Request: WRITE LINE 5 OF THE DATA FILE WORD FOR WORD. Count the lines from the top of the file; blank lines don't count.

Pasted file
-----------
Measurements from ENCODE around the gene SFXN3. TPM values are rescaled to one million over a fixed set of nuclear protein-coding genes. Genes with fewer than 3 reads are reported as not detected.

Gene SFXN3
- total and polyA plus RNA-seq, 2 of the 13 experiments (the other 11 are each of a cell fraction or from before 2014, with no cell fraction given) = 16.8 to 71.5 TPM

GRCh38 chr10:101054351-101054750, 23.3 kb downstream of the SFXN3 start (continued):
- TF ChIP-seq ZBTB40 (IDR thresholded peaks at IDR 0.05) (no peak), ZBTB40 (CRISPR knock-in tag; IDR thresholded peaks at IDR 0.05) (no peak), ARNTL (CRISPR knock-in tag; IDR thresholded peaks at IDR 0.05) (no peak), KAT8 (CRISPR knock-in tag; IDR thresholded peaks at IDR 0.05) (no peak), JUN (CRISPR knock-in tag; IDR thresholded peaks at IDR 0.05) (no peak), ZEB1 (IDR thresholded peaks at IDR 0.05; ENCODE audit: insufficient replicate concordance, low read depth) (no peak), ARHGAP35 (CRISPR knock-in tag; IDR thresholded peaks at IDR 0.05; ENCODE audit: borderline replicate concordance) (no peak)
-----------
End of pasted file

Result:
- TF ChIP-seq ZBTB40 (IDR thresholded peaks at IDR 0.05) (no peak), ZBTB40 (CRISPR knock-in tag; IDR thresholded peaks at IDR 0.05) (no peak), ARNTL (CRISPR knock-in tag; IDR thresholded peaks at IDR 0.05) (no peak), KAT8 (CRISPR knock-in tag; IDR thresholded peaks at IDR 0.05) (no peak), JUN (CRISPR knock-in tag; IDR thresholded peaks at IDR 0.05) (no peak), ZEB1 (IDR thresholded peaks at IDR 0.05; ENCODE audit: insufficient replicate concordance, low read depth) (no peak), ARHGAP35 (CRISPR knock-in tag; IDR thresholded peaks at IDR 0.05; ENCODE audit: borderline replicate concordance) (no peak)